Stray dogs and cats are a big problem in many countries. In the UK alone it is estimated that more than £250 million a year is spent by local authorities, police forces and animal welfare charities rounding up and looking after stray cats and dogs. It is much harder to calculate the emotional cost to both the owner and animal when a pet is lost. Microchips are a quick and efficient way to reunite owners with their lost pets, even across international frontiers.

Why is it important to identify an animal?

Checking an animal for a microchipStray dogs and cats can wander over large distances and unless the animal carries some permanent identification there is no way that anyone finding it will be able to contact its owners. Animal shelters only have limited room and unless the owners come forward, it is likely that the animal will be given a new home or may eventually be put to sleep. The information stored on a microchip implant is held on a central computer (The National Register) allowing owners to be found quickly. This saves time and distress for the owners and their pets, cuts down the numbers of strays in shelters and saves money for the organisations which look after them.

Permanent identification of dogs and cats is essential for implementation of the Pet Travel Scheme (PETS). This will greatly increase the number of pets transported between the British Isles and designated countries within Europe and each has to be permanently identified so that its passport can be checked to see that it has received the necessary anti-rabies vaccinations. If there was a dispute between people with regards to who owned a particular animal, there would be no question of who was the true owner of an animal with a microchip implant. 

What is a microchip?

A microchip is a small tube about the size of a grain of rice that contains a unique code (identification number); this number is registered on The National Register database and should also be noted down on your pet's vaccination record. The chip is made of an inert material which means it has no power source and won't be rejected by your pet's body. To retrieve your pet's identification number, a scanner is passed over their body, this sends out a magnetic field, which picks up the 15-number code imprinted on the chip. This code shows up automatically on the scanner's screen; the owner can be identified from this code and be contacted via the computer database.

How is a microchip inserted?

Microchips are injected under the skin at the base (scruff) of the neck with a wide-bore, sterile needle. Once the chip has been implanted by your vet, it remains in place due to its special cap that prevents movement.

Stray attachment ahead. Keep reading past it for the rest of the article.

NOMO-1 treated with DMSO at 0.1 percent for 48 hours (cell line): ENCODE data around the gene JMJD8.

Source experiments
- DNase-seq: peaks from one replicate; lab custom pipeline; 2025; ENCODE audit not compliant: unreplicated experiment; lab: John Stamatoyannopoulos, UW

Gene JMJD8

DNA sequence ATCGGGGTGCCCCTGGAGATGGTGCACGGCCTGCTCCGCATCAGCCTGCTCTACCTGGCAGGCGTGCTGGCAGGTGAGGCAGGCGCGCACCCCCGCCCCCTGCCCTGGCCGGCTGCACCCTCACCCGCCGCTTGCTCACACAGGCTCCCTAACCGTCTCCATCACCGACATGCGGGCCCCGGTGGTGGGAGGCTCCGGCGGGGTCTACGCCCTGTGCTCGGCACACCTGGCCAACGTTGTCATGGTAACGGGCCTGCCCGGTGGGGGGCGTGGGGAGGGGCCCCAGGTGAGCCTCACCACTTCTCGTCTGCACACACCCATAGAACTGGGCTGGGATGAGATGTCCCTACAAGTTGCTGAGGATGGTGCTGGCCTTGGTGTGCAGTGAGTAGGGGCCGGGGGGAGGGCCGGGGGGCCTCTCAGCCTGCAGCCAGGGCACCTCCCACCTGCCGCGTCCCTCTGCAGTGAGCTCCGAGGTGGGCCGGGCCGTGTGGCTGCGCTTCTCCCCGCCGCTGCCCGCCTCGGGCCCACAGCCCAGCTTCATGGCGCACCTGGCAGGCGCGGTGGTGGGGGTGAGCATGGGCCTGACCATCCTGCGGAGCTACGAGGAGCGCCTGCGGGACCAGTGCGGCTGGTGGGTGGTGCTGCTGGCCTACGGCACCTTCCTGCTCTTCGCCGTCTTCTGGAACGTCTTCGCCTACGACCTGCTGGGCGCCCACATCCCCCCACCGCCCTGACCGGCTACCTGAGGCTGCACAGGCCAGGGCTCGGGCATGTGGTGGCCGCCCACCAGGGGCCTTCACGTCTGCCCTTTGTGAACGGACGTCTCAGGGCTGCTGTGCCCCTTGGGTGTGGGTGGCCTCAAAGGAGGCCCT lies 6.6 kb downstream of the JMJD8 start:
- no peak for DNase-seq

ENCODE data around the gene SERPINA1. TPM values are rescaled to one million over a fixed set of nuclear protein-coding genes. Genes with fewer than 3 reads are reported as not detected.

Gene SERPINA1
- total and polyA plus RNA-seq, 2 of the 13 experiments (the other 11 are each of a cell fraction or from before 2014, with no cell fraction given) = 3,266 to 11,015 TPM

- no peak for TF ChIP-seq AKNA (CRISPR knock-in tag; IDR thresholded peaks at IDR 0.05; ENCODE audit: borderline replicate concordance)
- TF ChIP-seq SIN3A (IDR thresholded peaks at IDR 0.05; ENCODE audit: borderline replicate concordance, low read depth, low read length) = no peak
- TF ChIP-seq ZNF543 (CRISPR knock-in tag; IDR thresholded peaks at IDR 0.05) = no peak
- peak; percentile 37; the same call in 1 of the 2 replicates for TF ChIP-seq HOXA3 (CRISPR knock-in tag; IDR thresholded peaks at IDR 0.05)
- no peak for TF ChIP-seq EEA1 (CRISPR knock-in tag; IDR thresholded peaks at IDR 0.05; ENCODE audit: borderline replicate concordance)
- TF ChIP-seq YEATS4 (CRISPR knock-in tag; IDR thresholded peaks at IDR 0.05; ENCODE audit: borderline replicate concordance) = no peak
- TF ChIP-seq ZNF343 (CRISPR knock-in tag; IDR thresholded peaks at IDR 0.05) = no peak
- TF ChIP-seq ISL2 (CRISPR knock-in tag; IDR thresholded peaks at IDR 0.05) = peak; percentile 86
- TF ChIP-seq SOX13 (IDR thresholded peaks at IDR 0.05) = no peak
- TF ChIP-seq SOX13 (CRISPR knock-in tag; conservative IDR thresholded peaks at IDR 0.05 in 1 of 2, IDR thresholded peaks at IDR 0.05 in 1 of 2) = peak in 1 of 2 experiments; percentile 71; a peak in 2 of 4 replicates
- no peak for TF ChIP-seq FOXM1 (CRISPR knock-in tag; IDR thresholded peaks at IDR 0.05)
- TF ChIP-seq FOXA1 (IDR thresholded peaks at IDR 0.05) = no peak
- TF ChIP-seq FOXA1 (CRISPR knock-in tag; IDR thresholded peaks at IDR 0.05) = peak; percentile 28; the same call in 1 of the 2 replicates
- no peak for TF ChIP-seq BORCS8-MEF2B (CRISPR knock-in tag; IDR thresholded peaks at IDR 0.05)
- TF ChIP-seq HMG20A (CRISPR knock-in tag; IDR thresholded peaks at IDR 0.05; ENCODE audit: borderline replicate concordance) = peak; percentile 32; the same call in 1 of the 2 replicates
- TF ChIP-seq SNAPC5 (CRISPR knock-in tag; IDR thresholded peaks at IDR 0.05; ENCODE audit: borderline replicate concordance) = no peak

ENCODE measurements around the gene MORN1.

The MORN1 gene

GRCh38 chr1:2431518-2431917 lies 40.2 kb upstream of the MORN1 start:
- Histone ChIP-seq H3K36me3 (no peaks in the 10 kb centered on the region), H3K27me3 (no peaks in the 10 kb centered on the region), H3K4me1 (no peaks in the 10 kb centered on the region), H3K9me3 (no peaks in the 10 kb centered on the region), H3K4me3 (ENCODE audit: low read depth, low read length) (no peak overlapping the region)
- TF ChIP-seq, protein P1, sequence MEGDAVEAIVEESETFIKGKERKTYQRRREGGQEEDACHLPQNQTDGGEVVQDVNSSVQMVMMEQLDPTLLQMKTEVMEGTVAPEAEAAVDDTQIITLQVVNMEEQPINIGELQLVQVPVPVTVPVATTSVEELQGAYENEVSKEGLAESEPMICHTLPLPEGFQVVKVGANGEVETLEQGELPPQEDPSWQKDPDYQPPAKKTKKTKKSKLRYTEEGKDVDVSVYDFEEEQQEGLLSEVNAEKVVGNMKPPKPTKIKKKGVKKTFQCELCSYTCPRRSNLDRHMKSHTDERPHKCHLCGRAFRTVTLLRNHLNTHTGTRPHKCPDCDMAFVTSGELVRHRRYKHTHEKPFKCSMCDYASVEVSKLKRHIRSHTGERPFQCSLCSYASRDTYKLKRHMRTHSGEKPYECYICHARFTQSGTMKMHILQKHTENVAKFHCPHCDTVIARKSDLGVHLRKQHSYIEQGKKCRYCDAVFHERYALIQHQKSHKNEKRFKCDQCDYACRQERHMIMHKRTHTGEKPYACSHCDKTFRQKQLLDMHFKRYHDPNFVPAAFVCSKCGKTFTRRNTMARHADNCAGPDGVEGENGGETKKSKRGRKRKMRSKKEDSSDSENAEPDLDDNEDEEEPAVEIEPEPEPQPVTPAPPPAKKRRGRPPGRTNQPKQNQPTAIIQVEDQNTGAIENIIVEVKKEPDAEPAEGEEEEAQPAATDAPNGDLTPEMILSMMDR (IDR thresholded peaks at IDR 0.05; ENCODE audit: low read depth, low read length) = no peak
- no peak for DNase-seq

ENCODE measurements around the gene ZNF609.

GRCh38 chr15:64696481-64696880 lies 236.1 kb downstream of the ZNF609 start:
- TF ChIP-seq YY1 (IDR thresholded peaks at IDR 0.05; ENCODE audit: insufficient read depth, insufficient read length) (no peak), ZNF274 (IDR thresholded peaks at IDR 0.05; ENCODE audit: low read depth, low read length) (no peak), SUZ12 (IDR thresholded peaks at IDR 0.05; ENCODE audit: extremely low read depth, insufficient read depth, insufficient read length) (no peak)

Is the microchipping system fool proof?

As the code is permanently embedded on the chip there is no risk of the code being tampered with. Just as importantly, the 15-digit code gives more than enough capacity for every pet animal in the world to be given their own unique number. On rare occasions microchips may fail and the identification number will be unreadable by a scanner. If this happens, your vet will need to extract the chip and insert a new one; the new details for your pet will then be recorded on the database. If you are planning to take your pet abroad you should make enquiries about the type of microchip being implanted in your pet. There is some international agreement on microchip standards so that microchips implanted in one country should be readable in others. If the microchip does not conform to these standards, it may not be able to be read by a standard microchip reader when the animal is checked at the time of travel to the UK or when in a European PETS country. If your pet does not have a standard microchip you should carry an appropriate microchip reader when travelling with your pet.

Are there any alternatives to microchips?

Dogs and cats can be fitted with a collar and address tag although collars can easily become lost and the tags damaged. For many years’ tattoos have also been used to permanently identify an animal but this method has a number of disadvantages, namely the ink can fade and become unreadable, and the animal has to be given a general anaesthetic to keep it still when applying the tattoo. Tattoos can also be altered by further tattooing. There is also a risk of errors when writing down any long number and it may be difficult to print a long code on the skin of smaller animals.

Are there any risks to fitting a microchip?

Any pain is minor and short lived and the chip will stay under the skin surface for the rest of your pet's life. The chip is sterile and although there is a very slight risk of introducing infection this could be treated easily. Rarely, the chip can move under the skin away from the original site, but as long as the chip stays intact it can be read anywhere in your pet's body.

How can my pet be traced to me?

Once the microchip has been implanted the animal is permanently listed on a national database (The National Register), run by animal welfare charities and the Kennel Club (PetLog). The database already has details of well over two million dogs, cats and other pet animals. When an animal is found its microchip is read with the scanner and the number checked on the database. This provides information on the owner who can then be contacted and informed of the whereabouts of their pet. In the future, it is likely that microchip implants will be more widely used and more lost pets will be reunited with their owners.